Category Archives: DBMS

Forgot password for Oracle accounts

I have a oracle installation on my windows machine but that was done a few months back and I could not recollect passwords for default sys and sysadmin records. The following trick helped reset passwords for these accounts

1. Go to Command prompt and type sqlplus /nolog. It should open SQL/> prompt.
2. On SQL/> prompt, type connect /as dba
Now you are logged in as dba, changing password is simple matter of
SQL> alter user sys identified by “newpassword”

Union vs Union All

The simple difference between using Union and Union All is that Union selects only distinct records from both the resultsets, whereas Union All will return everything.

But today I figured out one more use of union All today. In a ms sql query, I was using union to add up resultset of multiple queries, and got this error

“The text data type cannot be selected as DISTINCT because it is not comparable.”

As I knew none of my queries will return duplicate records, I did not need distinct clause. Replacing Union with “Union All” did the trick in this case.

Shared lock- Effecting Select query’s performance

A shared log in SQL query is applied by default by SELECT statements. The difference between Shared and exclusive locks is that exclusive lock will stop any update on the data being locked, whereas shared lock suggests the select query to wait if some update or insert operation is in progress for the row.

Shared lock will not stop any other request from selecting or updating the records.

For example- select * from employee;

The above statement will fetch employee data from employee table, but if at the same time some insert or update query is executing, it will impact the performance of select query as it has to wait for other operation (on the row/ page it is trying to read) to finish.

Workaround: If we are sure that other operations executing at the same time are not going to impact my select query, i.e. I am ok to read a few old records/ dirty read, Sql provides us keyword NOLOCK

select * from employee with (NOLOCK);

This will make sure our select query does not get impacted by insert and updates running at the same time, though we might have problem of dirty read.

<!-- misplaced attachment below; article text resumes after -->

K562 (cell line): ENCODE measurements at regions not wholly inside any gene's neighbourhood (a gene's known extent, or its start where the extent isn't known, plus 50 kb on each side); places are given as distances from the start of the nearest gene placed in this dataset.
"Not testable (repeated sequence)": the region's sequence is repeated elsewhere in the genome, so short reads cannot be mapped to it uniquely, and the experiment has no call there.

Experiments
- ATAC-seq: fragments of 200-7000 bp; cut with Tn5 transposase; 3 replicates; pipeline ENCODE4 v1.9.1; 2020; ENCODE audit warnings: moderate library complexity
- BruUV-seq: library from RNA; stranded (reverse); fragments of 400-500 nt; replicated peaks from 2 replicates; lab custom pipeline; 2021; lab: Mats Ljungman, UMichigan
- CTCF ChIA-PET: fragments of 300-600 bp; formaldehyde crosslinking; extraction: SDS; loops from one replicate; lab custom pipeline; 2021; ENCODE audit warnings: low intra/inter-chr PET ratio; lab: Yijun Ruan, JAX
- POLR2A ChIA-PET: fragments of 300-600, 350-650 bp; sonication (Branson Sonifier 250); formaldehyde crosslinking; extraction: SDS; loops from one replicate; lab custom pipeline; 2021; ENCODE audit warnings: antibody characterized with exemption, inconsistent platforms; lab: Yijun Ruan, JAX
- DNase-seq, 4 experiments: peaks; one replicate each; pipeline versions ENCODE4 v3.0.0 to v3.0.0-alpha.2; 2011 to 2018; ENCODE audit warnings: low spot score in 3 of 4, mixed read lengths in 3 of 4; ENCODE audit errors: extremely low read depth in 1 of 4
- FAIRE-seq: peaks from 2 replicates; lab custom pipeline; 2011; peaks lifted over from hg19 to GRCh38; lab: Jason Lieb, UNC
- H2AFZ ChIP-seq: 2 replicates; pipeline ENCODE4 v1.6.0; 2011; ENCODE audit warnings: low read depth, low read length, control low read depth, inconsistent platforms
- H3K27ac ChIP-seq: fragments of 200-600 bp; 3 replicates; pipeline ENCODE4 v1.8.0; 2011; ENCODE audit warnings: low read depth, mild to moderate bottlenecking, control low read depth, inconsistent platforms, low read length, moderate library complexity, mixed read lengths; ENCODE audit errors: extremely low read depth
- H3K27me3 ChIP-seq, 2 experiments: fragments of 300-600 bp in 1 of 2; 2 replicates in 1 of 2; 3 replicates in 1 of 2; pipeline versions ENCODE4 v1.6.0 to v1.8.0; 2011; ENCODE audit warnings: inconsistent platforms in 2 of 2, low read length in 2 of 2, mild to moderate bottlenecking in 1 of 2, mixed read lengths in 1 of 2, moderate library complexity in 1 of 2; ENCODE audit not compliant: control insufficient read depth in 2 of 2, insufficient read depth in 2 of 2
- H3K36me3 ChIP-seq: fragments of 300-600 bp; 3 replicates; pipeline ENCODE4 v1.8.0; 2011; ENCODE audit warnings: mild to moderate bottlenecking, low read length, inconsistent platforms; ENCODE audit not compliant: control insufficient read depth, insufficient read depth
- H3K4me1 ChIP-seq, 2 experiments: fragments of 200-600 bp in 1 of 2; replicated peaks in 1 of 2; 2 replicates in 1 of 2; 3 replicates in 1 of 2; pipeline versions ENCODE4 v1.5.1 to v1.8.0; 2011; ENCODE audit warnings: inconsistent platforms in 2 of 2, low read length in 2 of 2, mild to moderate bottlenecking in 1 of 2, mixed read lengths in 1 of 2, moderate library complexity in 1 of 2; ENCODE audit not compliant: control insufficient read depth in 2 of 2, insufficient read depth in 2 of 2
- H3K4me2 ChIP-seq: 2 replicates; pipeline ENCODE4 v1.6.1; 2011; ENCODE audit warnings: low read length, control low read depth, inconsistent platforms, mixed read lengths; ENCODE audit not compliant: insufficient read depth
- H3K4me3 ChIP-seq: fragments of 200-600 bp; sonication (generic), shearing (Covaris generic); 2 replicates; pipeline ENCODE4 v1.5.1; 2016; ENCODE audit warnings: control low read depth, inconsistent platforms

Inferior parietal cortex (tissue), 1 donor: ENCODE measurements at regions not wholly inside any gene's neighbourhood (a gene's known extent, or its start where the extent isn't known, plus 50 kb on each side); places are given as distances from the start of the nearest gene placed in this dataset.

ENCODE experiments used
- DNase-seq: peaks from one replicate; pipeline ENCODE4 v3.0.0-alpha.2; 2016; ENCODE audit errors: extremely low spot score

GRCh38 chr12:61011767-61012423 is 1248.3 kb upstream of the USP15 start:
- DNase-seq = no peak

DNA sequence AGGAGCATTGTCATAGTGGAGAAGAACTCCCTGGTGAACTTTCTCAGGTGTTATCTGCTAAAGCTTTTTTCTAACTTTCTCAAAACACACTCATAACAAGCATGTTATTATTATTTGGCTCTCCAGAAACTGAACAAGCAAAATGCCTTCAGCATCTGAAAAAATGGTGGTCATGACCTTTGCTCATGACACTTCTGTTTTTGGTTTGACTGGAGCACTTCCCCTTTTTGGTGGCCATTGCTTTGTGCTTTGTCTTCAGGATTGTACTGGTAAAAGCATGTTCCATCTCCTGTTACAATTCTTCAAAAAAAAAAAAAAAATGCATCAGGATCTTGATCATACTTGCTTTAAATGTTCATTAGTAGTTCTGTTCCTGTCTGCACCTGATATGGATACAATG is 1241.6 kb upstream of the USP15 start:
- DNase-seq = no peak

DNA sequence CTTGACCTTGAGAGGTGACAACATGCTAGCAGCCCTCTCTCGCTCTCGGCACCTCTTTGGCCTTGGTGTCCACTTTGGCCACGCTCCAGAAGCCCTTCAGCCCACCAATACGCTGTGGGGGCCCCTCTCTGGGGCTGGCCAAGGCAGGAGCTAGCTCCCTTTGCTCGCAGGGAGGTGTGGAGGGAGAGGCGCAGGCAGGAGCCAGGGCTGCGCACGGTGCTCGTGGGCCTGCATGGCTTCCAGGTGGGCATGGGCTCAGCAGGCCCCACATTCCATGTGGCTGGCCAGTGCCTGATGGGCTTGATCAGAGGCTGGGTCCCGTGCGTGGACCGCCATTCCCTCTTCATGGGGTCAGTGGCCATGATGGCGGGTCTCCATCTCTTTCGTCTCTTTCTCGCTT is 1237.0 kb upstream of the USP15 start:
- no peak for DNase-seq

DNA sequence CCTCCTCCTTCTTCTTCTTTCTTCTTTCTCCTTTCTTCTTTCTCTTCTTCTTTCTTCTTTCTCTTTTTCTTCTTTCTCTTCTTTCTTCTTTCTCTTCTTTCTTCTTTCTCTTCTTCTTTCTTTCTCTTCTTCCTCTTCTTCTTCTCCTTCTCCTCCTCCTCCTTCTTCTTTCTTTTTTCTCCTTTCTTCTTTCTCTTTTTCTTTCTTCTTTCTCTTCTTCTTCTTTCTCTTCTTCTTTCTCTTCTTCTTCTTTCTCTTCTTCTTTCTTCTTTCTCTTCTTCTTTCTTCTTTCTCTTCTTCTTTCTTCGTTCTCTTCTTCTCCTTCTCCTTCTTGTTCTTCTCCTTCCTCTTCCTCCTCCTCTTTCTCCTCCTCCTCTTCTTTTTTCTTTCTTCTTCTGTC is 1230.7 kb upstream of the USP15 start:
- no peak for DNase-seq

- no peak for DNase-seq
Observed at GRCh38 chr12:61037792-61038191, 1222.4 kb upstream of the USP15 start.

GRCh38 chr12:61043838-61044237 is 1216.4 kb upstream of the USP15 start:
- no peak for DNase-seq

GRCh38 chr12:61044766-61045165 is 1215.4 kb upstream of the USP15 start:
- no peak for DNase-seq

Workaround 2: With NOLOCK we know we can have a dirty read problem, to avoid that, we can use READPAST. This will make the select query skip any rows being updated at the query time and hence avoids dirty reads, So we are achieving our goal of not waiting for insert/ update operations to be over plus. On the downside, the resultset will miss some of the records.

select * from employee with (READPAST);

concatenate strings in different rows of a recordset

How to concatenate strings in different rows of a recordset, using a common id?

Example

I have a table (test123) like this

IdValue DataValue
———————
1 aaaaa
2 bbbbb
1 ccccc
2 ddddd

Desired output

IdValue Data_Concatenated
———————-
1 aaaaa,ccccc
2 bbbbb,ddddd

Solution 1: Using sys_connect_by_path

SELECT idvalue ,
SUBSTR(MAX(sys_connect_by_path(datavalue, ‘,’ )),2) data_concatenated
FROM
(SELECT idvalue ,
datavalue ,
row_number() over (partition BY idvalue order by datavalue) row#
FROM test123
)
START WITH row# = 1
CONNECT BY prior row# = row#-1
AND prior idvalue = idvalue
GROUP BY idvalue
ORDER BY idvalue;

Solution 2:

SELECT idvalue, RTRIM (EXTRACT (XMLAGG (XMLELEMENT (“X”, dataVALUE || ‘,’)), ‘/X/text()’),’,’) VALUE
FROM test123
group by IDvalue;

Stored procedure Vs SQL in code

Originally Posted December 24, 2007

The debate is old. But every now and then, we have to make a decision between using stored procedures and writing sql queries in code. When you are implementing sql queries for your database, you can either write them down in your code (again you can have different layers in your code and you can decide where to implement your sql queries, but that is different topic) or you can store them in database itself as stored procedures.

There are two schools of thoughts, one that will recommend going for stored procedure and the second will propose no stored procedures approach. I tried to understand the difference between the two approaches.

What is a stored procedure for a database? It is same as any procedure you create in your coding language, that takes some arguments, apply some logic, execute and returns back a result (if required).

As I already mentioned the debate is really old, so instead of reinventing the wheel, I will borrow the pointers from different sources and then try to add my thoughts to that

Stored procedures are secure: Stored procedure are secured against SQL injections. Are they totally safe? Isn’t it again the responsibility of person creating the procedure to make sure it is safe. Again, if I am writing queries in application layer (code), I can make sure the code is protected against the attacks.

Separation of data logic from business logic: All your queries which are interacting with database are residing over the database engine itself. This clearly separates all database interactions and hence make design more cleaner. One alternative will be to divide yourapplication layer into different parts, and keep data handling part completely separate from the rest.

A Disadvantage: Moving stored procedure from one platform to another can be tough, eg you decided to move from MSSQL to MYSQL, you may have recode all your stored porcedures. But this has a related advantage that if the front end language is changing, say you are moving from php to java, and your database is not changing then you don???t need to change the stored procedures.